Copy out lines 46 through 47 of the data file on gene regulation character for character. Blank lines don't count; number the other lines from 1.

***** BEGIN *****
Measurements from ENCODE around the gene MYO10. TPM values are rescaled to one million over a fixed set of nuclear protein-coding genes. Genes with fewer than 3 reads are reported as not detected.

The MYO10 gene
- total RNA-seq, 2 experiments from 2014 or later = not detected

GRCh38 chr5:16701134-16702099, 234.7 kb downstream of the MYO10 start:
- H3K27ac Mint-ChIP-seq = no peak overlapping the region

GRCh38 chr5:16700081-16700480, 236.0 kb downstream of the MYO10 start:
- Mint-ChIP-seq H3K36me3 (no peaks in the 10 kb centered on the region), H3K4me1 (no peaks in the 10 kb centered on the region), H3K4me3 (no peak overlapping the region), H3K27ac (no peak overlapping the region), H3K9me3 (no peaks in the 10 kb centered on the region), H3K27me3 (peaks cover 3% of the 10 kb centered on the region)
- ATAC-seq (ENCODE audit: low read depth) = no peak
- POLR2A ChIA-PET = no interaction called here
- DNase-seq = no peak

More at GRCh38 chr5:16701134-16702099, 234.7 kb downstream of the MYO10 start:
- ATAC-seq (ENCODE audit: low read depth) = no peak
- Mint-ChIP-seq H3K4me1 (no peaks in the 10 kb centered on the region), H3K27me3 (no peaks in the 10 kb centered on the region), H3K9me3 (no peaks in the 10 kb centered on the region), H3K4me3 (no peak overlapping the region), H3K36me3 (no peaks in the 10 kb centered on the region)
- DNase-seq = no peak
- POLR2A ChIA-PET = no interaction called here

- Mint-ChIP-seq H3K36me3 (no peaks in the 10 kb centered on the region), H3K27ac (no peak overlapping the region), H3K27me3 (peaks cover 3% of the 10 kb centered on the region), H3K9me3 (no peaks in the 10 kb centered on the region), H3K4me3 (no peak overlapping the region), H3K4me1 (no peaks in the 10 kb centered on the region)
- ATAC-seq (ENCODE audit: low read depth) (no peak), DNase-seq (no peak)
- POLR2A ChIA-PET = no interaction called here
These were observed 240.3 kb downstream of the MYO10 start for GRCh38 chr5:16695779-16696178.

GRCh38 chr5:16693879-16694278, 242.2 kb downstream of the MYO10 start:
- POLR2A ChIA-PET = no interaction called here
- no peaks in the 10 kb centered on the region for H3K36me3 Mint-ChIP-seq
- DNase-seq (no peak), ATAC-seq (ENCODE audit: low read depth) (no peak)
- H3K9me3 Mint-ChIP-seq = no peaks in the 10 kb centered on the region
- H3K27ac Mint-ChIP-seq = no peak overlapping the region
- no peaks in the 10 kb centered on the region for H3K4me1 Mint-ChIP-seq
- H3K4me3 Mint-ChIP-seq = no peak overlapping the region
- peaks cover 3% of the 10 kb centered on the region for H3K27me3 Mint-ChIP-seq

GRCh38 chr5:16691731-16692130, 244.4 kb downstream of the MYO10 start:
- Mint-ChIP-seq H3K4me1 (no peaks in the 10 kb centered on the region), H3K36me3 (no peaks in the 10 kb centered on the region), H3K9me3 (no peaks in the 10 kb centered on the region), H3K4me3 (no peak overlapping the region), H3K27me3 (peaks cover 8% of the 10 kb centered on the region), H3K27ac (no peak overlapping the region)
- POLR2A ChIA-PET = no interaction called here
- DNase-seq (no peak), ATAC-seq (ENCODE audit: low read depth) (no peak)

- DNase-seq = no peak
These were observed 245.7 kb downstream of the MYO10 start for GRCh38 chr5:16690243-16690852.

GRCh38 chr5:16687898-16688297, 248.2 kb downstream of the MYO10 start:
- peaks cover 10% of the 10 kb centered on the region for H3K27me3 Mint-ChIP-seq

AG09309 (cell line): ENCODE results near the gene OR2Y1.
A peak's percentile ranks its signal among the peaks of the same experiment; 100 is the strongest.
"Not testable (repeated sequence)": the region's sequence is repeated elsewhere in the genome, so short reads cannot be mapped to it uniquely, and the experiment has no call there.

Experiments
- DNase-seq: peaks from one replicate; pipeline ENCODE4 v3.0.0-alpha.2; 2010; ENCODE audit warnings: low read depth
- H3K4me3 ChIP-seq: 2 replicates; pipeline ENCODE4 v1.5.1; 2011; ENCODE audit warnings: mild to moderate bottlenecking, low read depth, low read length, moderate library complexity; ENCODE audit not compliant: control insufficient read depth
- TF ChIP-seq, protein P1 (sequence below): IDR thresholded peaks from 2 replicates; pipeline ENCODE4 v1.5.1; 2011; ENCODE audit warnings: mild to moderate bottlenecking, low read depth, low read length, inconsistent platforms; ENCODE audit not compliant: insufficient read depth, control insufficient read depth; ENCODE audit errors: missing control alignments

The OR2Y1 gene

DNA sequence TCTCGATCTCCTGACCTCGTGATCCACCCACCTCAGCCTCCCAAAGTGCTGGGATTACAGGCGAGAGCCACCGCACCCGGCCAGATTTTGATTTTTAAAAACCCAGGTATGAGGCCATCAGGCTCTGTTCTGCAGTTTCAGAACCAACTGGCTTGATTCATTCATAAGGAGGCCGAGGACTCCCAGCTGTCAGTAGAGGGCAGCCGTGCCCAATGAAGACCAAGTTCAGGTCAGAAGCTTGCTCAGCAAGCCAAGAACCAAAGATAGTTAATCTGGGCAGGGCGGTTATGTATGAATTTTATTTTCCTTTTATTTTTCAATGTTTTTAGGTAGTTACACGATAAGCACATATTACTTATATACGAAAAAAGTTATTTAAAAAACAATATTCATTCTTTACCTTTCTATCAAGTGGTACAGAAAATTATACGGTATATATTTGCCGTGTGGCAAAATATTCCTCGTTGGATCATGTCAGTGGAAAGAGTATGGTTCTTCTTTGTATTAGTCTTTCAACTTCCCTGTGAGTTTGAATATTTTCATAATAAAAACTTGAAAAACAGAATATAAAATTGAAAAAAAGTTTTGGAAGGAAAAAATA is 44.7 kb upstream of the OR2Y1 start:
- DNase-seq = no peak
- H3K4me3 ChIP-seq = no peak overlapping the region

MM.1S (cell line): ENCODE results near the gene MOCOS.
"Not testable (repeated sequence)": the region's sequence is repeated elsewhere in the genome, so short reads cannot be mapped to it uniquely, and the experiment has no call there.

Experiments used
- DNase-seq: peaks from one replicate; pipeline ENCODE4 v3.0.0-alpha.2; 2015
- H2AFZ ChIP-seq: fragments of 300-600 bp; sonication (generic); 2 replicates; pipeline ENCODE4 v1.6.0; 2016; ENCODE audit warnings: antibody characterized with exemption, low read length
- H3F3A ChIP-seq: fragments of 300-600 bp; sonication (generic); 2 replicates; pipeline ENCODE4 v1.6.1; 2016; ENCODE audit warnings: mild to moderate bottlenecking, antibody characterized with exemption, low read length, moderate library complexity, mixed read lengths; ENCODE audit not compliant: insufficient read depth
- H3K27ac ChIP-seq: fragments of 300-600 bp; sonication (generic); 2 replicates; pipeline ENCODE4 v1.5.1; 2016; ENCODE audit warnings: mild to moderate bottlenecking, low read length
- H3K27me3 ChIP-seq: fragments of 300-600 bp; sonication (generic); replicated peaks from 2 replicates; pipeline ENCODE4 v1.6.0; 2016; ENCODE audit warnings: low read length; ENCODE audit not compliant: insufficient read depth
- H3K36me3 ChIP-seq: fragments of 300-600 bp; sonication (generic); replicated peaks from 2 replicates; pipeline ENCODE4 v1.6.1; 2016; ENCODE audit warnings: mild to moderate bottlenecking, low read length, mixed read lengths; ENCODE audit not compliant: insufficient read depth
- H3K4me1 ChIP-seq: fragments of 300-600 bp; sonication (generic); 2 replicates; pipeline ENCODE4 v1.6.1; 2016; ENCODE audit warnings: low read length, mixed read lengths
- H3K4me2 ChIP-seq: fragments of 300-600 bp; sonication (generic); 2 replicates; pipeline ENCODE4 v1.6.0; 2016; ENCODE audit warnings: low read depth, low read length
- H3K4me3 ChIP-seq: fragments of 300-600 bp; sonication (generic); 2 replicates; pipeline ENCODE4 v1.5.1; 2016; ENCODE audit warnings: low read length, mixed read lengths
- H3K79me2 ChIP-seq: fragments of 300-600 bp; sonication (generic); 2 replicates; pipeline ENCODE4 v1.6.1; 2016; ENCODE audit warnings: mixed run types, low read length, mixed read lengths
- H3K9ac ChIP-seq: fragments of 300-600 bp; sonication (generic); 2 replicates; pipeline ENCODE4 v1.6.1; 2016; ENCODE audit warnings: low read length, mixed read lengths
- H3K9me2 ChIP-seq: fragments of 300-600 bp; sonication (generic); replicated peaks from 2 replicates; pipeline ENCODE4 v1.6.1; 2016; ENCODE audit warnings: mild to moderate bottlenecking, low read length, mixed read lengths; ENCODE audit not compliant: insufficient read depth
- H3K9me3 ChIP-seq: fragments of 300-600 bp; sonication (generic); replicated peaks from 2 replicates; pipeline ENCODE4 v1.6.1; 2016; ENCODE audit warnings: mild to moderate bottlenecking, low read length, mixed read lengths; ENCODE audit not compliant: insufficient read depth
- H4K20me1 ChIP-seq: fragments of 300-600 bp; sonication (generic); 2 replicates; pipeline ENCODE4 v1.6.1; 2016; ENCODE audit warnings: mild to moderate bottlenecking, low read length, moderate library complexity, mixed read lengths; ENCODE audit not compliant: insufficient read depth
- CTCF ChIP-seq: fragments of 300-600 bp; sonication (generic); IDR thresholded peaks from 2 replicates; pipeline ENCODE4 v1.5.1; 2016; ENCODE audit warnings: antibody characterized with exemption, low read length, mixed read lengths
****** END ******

- DNase-seq = no peak
- H3K4me3 ChIP-seq = no peak overlapping the region